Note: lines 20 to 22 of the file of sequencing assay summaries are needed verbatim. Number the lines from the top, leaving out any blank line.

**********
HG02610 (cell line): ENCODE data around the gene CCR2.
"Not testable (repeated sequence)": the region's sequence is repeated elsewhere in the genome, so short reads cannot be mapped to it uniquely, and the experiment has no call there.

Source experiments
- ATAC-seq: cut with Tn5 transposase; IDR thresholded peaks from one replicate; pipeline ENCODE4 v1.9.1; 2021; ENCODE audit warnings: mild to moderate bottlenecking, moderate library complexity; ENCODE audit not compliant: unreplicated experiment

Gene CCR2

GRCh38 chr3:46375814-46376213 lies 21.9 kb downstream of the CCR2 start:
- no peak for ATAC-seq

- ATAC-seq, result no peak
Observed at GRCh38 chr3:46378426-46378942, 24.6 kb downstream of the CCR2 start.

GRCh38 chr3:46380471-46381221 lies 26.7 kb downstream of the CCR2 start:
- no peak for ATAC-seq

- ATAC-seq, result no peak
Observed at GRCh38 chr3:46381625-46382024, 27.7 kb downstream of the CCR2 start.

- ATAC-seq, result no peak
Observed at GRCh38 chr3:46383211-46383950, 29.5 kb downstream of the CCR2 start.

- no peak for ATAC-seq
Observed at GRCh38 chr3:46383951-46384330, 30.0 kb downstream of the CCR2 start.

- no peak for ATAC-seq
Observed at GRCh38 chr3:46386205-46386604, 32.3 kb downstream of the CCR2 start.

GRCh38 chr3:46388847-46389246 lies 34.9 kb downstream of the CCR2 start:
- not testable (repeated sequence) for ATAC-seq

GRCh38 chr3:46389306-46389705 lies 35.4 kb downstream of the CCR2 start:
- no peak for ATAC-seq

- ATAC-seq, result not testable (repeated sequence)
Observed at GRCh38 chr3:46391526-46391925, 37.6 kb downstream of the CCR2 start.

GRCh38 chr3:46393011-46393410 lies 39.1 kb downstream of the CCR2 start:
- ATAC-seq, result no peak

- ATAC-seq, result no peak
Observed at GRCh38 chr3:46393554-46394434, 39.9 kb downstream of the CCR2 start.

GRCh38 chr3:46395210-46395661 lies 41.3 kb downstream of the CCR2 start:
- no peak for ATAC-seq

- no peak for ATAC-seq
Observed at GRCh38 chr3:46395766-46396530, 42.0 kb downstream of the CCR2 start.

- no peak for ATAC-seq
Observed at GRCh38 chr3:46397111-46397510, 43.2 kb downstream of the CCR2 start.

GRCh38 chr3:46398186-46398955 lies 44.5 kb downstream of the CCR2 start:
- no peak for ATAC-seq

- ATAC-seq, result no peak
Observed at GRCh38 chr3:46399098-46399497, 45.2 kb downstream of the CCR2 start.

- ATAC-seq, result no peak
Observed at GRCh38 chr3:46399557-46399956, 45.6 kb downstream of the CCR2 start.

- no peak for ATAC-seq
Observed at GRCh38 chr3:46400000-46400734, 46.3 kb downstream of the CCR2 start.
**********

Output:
GRCh38 chr3:46388847-46389246 lies 34.9 kb downstream of the CCR2 start:
- not testable (repeated sequence) for ATAC-seq

GRCh38 chr3:46389306-46389705 lies 35.4 kb downstream of the CCR2 start: